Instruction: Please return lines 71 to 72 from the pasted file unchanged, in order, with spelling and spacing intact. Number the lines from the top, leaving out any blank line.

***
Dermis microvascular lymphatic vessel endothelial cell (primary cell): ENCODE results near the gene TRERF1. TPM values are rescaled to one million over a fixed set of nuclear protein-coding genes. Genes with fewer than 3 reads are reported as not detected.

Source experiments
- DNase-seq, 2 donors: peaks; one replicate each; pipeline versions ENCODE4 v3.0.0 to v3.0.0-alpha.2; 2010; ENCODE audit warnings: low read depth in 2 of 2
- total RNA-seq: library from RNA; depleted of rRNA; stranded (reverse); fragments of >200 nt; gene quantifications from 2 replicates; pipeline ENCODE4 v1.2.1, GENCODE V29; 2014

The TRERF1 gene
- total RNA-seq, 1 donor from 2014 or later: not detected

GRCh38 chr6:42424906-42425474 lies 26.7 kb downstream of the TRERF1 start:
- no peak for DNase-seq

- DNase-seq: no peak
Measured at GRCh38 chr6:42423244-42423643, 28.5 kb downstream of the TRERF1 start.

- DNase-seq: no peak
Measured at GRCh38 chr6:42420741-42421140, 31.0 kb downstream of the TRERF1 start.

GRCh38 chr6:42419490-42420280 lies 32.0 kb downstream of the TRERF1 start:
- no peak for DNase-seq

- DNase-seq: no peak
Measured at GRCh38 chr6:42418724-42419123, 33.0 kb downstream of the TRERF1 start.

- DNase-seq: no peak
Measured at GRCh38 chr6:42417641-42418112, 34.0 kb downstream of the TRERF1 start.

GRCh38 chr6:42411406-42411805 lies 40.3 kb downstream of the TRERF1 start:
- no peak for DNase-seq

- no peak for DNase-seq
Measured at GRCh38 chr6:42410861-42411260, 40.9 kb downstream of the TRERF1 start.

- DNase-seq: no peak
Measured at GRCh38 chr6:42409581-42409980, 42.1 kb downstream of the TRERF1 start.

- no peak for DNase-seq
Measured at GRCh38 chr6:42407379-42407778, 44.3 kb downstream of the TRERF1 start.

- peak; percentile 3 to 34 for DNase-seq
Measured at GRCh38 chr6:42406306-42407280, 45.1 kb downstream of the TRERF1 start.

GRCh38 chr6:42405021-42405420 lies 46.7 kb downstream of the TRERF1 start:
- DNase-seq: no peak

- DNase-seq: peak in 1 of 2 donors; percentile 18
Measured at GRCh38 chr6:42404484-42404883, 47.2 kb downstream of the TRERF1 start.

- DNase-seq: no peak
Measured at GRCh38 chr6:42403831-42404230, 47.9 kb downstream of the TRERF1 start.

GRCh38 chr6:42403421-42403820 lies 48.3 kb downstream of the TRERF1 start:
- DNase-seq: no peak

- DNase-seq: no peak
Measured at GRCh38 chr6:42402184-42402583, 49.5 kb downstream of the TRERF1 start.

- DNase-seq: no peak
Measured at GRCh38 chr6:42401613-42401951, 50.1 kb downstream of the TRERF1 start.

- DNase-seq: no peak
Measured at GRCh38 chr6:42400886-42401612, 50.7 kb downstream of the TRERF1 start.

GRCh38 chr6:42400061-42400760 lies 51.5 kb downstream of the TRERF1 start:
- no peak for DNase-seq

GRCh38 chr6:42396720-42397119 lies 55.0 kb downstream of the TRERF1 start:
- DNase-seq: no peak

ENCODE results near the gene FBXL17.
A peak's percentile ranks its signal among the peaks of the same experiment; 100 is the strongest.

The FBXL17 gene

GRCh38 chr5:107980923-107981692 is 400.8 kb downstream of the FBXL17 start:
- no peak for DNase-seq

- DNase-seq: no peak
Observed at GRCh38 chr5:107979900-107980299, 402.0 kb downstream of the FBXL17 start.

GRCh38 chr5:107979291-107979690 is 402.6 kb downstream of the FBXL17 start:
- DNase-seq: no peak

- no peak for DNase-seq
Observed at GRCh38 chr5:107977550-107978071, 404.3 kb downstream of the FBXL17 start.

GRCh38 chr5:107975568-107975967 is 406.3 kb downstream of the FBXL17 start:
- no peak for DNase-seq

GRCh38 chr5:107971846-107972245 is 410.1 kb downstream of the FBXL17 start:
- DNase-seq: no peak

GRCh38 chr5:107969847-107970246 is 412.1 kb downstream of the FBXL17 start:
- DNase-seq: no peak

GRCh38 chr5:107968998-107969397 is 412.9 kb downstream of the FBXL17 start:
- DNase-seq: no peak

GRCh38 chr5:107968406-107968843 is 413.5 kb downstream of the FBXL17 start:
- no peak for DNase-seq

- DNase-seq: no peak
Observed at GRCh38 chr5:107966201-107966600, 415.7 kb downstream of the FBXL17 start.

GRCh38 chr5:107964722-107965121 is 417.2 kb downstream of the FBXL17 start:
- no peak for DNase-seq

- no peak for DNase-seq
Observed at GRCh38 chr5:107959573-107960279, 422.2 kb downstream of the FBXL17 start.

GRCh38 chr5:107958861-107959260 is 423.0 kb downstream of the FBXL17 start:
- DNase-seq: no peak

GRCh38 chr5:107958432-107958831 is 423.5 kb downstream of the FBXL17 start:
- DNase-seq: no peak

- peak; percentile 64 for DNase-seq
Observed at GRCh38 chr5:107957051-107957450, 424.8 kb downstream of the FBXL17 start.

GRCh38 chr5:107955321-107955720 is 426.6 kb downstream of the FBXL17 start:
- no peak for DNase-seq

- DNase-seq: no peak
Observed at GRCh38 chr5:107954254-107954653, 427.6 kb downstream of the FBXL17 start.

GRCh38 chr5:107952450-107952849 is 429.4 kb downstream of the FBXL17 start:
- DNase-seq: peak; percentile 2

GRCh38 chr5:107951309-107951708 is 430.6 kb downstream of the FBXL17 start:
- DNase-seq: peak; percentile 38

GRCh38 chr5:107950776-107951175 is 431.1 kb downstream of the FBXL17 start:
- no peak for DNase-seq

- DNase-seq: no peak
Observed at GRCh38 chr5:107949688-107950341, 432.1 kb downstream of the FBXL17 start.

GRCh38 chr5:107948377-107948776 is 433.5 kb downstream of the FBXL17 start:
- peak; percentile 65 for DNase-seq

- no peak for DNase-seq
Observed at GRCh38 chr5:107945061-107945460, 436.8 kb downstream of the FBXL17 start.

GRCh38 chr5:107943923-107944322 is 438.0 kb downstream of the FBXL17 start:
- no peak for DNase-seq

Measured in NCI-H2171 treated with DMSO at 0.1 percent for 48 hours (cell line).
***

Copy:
- no peak for DNase-seq

- no peak for DNase-seq